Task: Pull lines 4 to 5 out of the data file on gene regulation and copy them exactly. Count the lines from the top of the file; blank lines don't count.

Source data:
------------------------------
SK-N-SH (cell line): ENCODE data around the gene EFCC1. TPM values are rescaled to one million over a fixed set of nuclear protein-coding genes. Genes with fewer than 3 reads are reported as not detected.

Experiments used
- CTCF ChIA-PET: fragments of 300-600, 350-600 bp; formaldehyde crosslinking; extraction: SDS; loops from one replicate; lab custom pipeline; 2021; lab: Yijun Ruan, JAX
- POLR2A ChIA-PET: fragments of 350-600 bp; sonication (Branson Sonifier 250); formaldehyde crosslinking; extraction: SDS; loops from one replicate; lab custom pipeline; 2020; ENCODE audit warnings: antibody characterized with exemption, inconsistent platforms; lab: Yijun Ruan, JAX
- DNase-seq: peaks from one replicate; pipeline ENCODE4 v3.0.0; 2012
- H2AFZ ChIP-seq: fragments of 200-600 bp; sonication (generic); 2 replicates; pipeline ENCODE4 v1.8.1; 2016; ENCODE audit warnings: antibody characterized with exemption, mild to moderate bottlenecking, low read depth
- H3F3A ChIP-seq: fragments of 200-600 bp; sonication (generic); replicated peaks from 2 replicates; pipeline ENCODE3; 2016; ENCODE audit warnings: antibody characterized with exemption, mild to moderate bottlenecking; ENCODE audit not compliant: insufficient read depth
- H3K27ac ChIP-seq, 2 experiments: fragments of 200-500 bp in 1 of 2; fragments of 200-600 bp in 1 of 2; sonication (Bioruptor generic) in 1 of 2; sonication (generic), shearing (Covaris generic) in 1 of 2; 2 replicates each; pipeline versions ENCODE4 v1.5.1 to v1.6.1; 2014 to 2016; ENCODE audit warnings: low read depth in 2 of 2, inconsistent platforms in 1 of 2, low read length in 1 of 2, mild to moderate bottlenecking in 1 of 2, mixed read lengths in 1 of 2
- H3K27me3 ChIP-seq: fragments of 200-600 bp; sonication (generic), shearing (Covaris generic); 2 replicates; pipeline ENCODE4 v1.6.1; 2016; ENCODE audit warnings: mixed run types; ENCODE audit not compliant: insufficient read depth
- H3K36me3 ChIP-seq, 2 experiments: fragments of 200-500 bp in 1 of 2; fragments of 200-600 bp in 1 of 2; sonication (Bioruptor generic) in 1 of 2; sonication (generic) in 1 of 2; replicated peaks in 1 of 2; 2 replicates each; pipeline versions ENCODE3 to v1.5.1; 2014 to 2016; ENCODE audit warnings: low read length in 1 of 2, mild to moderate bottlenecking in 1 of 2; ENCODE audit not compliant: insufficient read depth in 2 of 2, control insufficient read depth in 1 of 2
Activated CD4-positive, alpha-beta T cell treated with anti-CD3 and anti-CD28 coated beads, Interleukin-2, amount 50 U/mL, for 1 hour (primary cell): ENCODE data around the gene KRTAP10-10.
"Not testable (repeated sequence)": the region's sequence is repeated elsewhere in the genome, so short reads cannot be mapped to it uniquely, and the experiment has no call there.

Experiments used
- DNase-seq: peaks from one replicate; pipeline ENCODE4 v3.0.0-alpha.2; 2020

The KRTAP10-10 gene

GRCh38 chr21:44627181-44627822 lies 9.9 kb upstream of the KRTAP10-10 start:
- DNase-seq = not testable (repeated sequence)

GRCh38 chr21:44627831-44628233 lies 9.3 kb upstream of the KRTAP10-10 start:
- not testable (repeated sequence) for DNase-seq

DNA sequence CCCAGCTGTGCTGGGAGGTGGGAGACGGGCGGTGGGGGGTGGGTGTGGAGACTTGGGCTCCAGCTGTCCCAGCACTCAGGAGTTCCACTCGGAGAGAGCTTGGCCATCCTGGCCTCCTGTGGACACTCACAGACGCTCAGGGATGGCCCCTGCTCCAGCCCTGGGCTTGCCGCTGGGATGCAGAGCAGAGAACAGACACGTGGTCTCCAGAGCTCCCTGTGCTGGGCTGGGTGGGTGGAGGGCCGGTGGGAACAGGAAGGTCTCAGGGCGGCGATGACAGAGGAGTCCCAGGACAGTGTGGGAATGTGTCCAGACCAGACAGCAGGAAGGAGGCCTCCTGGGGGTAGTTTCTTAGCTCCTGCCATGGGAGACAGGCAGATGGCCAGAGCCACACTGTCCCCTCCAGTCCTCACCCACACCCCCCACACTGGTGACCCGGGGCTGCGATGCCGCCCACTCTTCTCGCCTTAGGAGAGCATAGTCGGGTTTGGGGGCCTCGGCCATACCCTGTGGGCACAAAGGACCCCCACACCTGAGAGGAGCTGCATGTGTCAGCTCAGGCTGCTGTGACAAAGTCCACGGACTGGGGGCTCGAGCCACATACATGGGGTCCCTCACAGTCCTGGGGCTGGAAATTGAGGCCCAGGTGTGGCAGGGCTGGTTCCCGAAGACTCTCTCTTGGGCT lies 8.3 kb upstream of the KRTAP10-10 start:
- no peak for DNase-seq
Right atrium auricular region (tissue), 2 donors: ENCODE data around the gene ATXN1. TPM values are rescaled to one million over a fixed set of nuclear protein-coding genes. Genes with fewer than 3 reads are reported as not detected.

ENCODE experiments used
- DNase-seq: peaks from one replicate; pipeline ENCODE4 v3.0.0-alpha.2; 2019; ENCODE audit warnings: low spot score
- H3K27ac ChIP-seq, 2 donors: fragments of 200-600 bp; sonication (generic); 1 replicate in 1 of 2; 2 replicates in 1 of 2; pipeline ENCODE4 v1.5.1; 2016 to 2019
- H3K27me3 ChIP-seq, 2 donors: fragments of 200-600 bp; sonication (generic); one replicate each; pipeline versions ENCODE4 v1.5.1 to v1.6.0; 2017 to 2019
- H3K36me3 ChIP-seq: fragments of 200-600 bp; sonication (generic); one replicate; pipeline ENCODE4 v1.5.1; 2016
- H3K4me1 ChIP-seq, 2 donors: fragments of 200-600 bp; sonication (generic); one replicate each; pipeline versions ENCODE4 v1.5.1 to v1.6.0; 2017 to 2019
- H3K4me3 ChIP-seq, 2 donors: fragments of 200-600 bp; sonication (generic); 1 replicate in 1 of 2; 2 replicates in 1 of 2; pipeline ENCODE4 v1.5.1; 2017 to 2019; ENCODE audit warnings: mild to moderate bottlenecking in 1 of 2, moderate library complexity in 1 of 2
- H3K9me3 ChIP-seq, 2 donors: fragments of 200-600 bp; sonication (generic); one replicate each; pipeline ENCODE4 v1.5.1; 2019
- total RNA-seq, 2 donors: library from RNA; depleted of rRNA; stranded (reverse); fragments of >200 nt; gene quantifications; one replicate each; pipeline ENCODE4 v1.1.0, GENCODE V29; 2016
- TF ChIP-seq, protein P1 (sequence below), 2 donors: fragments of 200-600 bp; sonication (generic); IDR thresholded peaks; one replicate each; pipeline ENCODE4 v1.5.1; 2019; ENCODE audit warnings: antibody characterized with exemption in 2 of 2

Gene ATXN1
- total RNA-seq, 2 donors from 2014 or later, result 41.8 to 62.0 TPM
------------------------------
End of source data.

- POLR2A ChIA-PET: fragments of 350-600 bp; sonication (Branson Sonifier 250); formaldehyde crosslinking; extraction: SDS; loops from one replicate; lab custom pipeline; 2020; ENCODE audit warnings: antibody characterized with exemption, inconsistent platforms; lab: Yijun Ruan, JAX
- DNase-seq: peaks from one replicate; pipeline ENCODE4 v3.0.0; 2012